David Warner is unhappy with the support he and his family has received from Cricket Australia following a tumultuous opening to the Australian summer.
The Boxing Day Test against South Africa will be Warner’s 100th Test, and it comes at a time the Aussie opener revealed he has been battling with his mental health on the back of a lengthy feud between with cricket’s governing body.
Earlier in the summer, Warner withdrew his appeal against his leadership ban, saying his “family was more important to him than cricket”, and that he didn’t wish for them “to be the washing machine for cricket’s dirty laundry”.
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His wife Candice and their three daughters were also offered extra security for the Brisbane Test after being subject to “vile” abuse by punters at the Adelaide Oval.
Then during the Adelaide Test, Warner’s manager James Erskine dropped a bomb of his own on the cricket world when he alleged Cricket Australia representatives told the Australian team to tamper with the ball following the innings-loss to South Africa in Hobart in 2016.
Speaking with reporters at the MCG, Warner said his mental health as a result of the ongoing feud “probably wasn’t where it needed to be”, and that he wasn’t happy with the lack of support he had received from Cricket Australia.
But he said Christmas and the Boxing Day Test had given him a boost.
“From the CA point of view, I didn’t really have any support – my teammates, and the staff in our team were absolutely amazing and my family and friends (got) me through that period,” he said.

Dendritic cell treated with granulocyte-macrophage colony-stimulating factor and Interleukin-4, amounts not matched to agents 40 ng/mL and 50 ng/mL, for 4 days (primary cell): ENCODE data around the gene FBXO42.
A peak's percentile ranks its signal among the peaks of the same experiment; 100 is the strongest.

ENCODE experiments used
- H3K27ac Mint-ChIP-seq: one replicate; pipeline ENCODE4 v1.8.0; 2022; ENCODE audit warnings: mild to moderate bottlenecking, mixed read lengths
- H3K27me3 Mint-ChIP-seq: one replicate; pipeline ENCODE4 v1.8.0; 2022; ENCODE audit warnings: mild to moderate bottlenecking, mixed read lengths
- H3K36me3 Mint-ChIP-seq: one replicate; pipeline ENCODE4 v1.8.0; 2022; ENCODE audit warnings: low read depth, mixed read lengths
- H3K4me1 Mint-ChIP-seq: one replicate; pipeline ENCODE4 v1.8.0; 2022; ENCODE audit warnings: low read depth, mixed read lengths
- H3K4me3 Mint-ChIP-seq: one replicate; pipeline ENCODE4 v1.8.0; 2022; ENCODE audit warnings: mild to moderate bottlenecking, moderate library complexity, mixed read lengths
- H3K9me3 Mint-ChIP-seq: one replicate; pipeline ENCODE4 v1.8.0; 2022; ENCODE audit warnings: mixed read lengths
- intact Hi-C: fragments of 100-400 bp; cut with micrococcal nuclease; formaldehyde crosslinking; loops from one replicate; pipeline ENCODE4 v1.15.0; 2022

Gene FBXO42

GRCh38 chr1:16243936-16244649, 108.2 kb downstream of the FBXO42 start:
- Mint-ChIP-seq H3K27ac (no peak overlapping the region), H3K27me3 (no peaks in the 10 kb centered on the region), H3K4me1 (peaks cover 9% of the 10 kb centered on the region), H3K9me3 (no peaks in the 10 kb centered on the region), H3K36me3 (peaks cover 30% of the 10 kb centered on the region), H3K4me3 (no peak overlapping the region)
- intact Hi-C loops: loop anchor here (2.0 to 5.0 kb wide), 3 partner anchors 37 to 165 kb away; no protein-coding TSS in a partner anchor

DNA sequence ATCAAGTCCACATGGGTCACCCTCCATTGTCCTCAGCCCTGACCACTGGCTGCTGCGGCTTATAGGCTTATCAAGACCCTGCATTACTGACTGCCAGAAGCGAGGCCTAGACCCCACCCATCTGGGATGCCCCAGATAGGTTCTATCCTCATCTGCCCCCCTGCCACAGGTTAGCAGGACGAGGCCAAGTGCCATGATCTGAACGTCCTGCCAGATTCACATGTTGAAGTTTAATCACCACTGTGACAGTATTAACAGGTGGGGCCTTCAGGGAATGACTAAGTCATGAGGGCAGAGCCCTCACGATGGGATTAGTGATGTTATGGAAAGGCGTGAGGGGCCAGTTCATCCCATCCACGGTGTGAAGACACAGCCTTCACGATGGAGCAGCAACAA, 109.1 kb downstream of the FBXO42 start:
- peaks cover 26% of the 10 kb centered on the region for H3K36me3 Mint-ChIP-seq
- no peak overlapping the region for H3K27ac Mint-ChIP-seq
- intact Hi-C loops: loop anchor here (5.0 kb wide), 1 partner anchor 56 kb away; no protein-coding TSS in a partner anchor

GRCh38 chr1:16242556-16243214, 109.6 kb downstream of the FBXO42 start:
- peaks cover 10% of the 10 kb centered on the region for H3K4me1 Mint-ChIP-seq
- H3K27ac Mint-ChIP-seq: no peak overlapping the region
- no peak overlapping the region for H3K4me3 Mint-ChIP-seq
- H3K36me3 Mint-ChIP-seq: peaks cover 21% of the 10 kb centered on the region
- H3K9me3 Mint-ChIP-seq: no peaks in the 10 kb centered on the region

“It’s Christmas time, the festive part of the year – I’m in a great headspace now.
“I’m pumped to walk out there and play another Boxing Day Test, but more importantly we’ve got a series that’s on the line and we can put that away if we win.”
Warner said he was yet to formally sit down with CA, and will now wait until after the Sydney Test – which will also mark the end of the International summer – to do so.
It was at the MCG in January 2009 – in a T20 again against South Africa – that Warner burst onto the Australian scene with a man-of-the-match 89 off 43 balls. He said he still couldn’t believe he was about to play his 100th Test.
“It means the world to me – it’s the same old cliché but it’s obviously a massive occasion. For me personally, it’s going to be exciting and hopefully the emotions don’t attack,” he said.
“That young boy from housing commission in Matraville … that taught me how to fight hard and to achieve the goal that you wanted to do. I’m living every housing commission boy’s dream – I wanted to play cricket for Australia and I’m doing that now.
“My back’s up against the wall but it’s in my DNA to keep being competitive and take on whatever opposition I’m going to face, and I’m here today about to play my 100th Test match.
“I couldn’t be any more proud of myself, my family for getting me here and my closest friends.”
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